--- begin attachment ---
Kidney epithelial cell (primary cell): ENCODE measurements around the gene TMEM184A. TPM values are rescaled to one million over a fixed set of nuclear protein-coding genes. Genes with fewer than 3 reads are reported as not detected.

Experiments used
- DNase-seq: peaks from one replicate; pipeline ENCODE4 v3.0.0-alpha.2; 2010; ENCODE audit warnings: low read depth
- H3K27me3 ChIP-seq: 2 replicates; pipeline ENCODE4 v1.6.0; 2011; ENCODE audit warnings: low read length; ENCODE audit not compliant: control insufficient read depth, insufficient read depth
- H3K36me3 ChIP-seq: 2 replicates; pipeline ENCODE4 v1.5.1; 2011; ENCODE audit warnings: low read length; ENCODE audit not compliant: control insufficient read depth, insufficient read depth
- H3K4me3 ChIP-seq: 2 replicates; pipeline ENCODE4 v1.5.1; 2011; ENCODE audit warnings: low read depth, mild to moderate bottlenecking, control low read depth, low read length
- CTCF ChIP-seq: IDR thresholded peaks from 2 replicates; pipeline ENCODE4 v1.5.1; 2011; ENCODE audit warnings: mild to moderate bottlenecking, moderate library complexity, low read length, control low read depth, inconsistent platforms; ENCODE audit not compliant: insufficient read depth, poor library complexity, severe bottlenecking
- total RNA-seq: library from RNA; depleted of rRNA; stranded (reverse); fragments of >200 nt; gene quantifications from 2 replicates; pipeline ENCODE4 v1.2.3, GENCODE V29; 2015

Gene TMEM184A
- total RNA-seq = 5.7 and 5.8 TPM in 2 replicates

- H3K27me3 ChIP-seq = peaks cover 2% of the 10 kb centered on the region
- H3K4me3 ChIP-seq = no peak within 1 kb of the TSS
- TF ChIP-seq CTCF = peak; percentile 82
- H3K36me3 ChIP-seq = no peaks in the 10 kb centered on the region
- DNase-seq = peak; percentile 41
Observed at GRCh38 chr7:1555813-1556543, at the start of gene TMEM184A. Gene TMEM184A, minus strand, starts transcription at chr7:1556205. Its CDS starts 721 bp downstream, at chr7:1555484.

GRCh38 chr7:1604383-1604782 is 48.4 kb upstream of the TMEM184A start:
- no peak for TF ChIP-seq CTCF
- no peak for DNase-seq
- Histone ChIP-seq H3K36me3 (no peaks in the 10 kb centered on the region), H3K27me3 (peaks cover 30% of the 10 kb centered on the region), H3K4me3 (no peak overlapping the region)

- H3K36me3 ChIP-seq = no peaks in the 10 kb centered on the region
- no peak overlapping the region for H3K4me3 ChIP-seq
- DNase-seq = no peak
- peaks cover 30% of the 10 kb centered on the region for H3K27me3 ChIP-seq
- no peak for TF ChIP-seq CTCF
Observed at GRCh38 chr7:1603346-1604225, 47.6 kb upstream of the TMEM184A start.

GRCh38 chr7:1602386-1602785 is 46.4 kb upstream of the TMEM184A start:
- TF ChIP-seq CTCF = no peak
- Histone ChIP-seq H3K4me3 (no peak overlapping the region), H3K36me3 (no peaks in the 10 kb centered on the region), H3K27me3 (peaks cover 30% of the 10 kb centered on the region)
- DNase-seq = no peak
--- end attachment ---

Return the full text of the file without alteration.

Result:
Kidney epithelial cell (primary cell): ENCODE measurements around the gene TMEM184A. TPM values are rescaled to one million over a fixed set of nuclear protein-coding genes. Genes with fewer than 3 reads are reported as not detected.

Experiments used
- DNase-seq: peaks from one replicate; pipeline ENCODE4 v3.0.0-alpha.2; 2010; ENCODE audit warnings: low read depth
- H3K27me3 ChIP-seq: 2 replicates; pipeline ENCODE4 v1.6.0; 2011; ENCODE audit warnings: low read length; ENCODE audit not compliant: control insufficient read depth, insufficient read depth
- H3K36me3 ChIP-seq: 2 replicates; pipeline ENCODE4 v1.5.1; 2011; ENCODE audit warnings: low read length; ENCODE audit not compliant: control insufficient read depth, insufficient read depth
- H3K4me3 ChIP-seq: 2 replicates; pipeline ENCODE4 v1.5.1; 2011; ENCODE audit warnings: low read depth, mild to moderate bottlenecking, control low read depth, low read length
- CTCF ChIP-seq: IDR thresholded peaks from 2 replicates; pipeline ENCODE4 v1.5.1; 2011; ENCODE audit warnings: mild to moderate bottlenecking, moderate library complexity, low read length, control low read depth, inconsistent platforms; ENCODE audit not compliant: insufficient read depth, poor library complexity, severe bottlenecking
- total RNA-seq: library from RNA; depleted of rRNA; stranded (reverse); fragments of >200 nt; gene quantifications from 2 replicates; pipeline ENCODE4 v1.2.3, GENCODE V29; 2015

Gene TMEM184A
- total RNA-seq = 5.7 and 5.8 TPM in 2 replicates

- H3K27me3 ChIP-seq = peaks cover 2% of the 10 kb centered on the region
- H3K4me3 ChIP-seq = no peak within 1 kb of the TSS
- TF ChIP-seq CTCF = peak; percentile 82
- H3K36me3 ChIP-seq = no peaks in the 10 kb centered on the region
- DNase-seq = peak; percentile 41
Observed at GRCh38 chr7:1555813-1556543, at the start of gene TMEM184A. Gene TMEM184A, minus strand, starts transcription at chr7:1556205. Its CDS starts 721 bp downstream, at chr7:1555484.

GRCh38 chr7:1604383-1604782 is 48.4 kb upstream of the TMEM184A start:
- no peak for TF ChIP-seq CTCF
- no peak for DNase-seq
- Histone ChIP-seq H3K36me3 (no peaks in the 10 kb centered on the region), H3K27me3 (peaks cover 30% of the 10 kb centered on the region), H3K4me3 (no peak overlapping the region)

- H3K36me3 ChIP-seq = no peaks in the 10 kb centered on the region
- no peak overlapping the region for H3K4me3 ChIP-seq
- DNase-seq = no peak
- peaks cover 30% of the 10 kb centered on the region for H3K27me3 ChIP-seq
- no peak for TF ChIP-seq CTCF
Observed at GRCh38 chr7:1603346-1604225, 47.6 kb upstream of the TMEM184A start.

GRCh38 chr7:1602386-1602785 is 46.4 kb upstream of the TMEM184A start:
- TF ChIP-seq CTCF = no peak
- Histone ChIP-seq H3K4me3 (no peak overlapping the region), H3K36me3 (no peaks in the 10 kb centered on the region), H3K27me3 (peaks cover 30% of the 10 kb centered on the region)
- DNase-seq = no peak